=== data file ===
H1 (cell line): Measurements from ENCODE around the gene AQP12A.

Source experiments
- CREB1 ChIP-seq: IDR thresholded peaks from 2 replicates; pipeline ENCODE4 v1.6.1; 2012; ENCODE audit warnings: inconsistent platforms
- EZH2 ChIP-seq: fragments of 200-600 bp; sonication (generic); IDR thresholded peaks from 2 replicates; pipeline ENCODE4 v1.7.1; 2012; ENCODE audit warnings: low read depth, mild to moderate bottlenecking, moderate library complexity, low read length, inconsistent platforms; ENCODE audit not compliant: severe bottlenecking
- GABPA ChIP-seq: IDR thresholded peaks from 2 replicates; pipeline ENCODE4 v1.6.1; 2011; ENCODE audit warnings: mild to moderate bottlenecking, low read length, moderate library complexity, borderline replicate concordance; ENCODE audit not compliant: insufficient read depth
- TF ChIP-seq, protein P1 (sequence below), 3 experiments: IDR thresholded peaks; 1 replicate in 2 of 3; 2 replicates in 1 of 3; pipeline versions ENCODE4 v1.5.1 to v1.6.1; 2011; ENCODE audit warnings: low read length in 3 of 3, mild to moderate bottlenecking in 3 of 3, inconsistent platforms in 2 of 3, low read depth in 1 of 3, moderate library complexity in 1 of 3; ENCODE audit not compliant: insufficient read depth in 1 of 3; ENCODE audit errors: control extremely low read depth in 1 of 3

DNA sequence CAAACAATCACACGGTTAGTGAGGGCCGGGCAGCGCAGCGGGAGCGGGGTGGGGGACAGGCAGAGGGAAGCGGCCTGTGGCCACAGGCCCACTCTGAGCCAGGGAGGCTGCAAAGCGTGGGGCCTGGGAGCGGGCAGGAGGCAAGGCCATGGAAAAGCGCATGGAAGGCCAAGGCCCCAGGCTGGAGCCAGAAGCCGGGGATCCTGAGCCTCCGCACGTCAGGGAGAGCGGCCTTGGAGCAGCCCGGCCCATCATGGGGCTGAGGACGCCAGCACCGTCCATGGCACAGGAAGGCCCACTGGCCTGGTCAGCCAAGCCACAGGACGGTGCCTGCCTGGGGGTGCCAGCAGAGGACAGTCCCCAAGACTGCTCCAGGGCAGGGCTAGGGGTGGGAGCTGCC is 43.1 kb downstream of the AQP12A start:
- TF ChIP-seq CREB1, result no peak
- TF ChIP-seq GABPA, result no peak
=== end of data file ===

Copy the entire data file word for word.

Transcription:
H1 (cell line): Measurements from ENCODE around the gene AQP12A.

Source experiments
- CREB1 ChIP-seq: IDR thresholded peaks from 2 replicates; pipeline ENCODE4 v1.6.1; 2012; ENCODE audit warnings: inconsistent platforms
- EZH2 ChIP-seq: fragments of 200-600 bp; sonication (generic); IDR thresholded peaks from 2 replicates; pipeline ENCODE4 v1.7.1; 2012; ENCODE audit warnings: low read depth, mild to moderate bottlenecking, moderate library complexity, low read length, inconsistent platforms; ENCODE audit not compliant: severe bottlenecking
- GABPA ChIP-seq: IDR thresholded peaks from 2 replicates; pipeline ENCODE4 v1.6.1; 2011; ENCODE audit warnings: mild to moderate bottlenecking, low read length, moderate library complexity, borderline replicate concordance; ENCODE audit not compliant: insufficient read depth
- TF ChIP-seq, protein P1 (sequence below), 3 experiments: IDR thresholded peaks; 1 replicate in 2 of 3; 2 replicates in 1 of 3; pipeline versions ENCODE4 v1.5.1 to v1.6.1; 2011; ENCODE audit warnings: low read length in 3 of 3, mild to moderate bottlenecking in 3 of 3, inconsistent platforms in 2 of 3, low read depth in 1 of 3, moderate library complexity in 1 of 3; ENCODE audit not compliant: insufficient read depth in 1 of 3; ENCODE audit errors: control extremely low read depth in 1 of 3

DNA sequence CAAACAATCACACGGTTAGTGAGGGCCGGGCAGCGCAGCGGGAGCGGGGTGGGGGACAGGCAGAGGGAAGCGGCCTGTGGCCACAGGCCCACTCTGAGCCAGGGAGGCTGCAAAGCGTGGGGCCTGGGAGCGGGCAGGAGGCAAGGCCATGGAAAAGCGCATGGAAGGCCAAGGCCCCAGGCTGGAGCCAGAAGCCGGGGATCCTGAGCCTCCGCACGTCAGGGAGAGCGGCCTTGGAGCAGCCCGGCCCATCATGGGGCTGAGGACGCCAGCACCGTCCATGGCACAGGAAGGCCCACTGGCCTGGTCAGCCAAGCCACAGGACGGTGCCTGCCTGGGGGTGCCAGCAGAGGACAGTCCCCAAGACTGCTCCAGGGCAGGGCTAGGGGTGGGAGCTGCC is 43.1 kb downstream of the AQP12A start:
- TF ChIP-seq CREB1, result no peak
- TF ChIP-seq GABPA, result no peak